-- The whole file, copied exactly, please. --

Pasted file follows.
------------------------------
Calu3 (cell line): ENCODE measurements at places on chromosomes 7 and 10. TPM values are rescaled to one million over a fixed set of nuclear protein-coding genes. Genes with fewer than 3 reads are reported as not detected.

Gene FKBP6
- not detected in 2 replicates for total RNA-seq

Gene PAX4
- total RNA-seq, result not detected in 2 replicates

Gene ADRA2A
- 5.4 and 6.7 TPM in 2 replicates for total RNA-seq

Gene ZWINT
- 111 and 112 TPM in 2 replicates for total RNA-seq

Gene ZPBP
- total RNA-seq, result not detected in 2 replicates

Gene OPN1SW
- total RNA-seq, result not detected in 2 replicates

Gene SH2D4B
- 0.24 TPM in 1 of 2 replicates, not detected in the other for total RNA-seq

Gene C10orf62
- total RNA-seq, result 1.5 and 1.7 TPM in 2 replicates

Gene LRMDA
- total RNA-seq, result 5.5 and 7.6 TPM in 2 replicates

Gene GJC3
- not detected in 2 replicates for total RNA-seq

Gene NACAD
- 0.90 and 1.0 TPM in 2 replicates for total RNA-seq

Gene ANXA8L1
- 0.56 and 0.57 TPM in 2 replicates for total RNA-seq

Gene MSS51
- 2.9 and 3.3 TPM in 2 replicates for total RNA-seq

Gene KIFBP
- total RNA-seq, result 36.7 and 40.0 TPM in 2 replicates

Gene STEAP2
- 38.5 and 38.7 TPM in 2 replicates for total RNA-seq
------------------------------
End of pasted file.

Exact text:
Calu3 (cell line): ENCODE measurements at places on chromosomes 7 and 10. TPM values are rescaled to one million over a fixed set of nuclear protein-coding genes. Genes with fewer than 3 reads are reported as not detected.

Gene FKBP6
- not detected in 2 replicates for total RNA-seq

Gene PAX4
- total RNA-seq, result not detected in 2 replicates

Gene ADRA2A
- 5.4 and 6.7 TPM in 2 replicates for total RNA-seq

Gene ZWINT
- 111 and 112 TPM in 2 replicates for total RNA-seq

Gene ZPBP
- total RNA-seq, result not detected in 2 replicates

Gene OPN1SW
- total RNA-seq, result not detected in 2 replicates

Gene SH2D4B
- 0.24 TPM in 1 of 2 replicates, not detected in the other for total RNA-seq

Gene C10orf62
- total RNA-seq, result 1.5 and 1.7 TPM in 2 replicates

Gene LRMDA
- total RNA-seq, result 5.5 and 7.6 TPM in 2 replicates

Gene GJC3
- not detected in 2 replicates for total RNA-seq

Gene NACAD
- 0.90 and 1.0 TPM in 2 replicates for total RNA-seq

Gene ANXA8L1
- 0.56 and 0.57 TPM in 2 replicates for total RNA-seq

Gene MSS51
- 2.9 and 3.3 TPM in 2 replicates for total RNA-seq

Gene KIFBP
- total RNA-seq, result 36.7 and 40.0 TPM in 2 replicates

Gene STEAP2
- 38.5 and 38.7 TPM in 2 replicates for total RNA-seq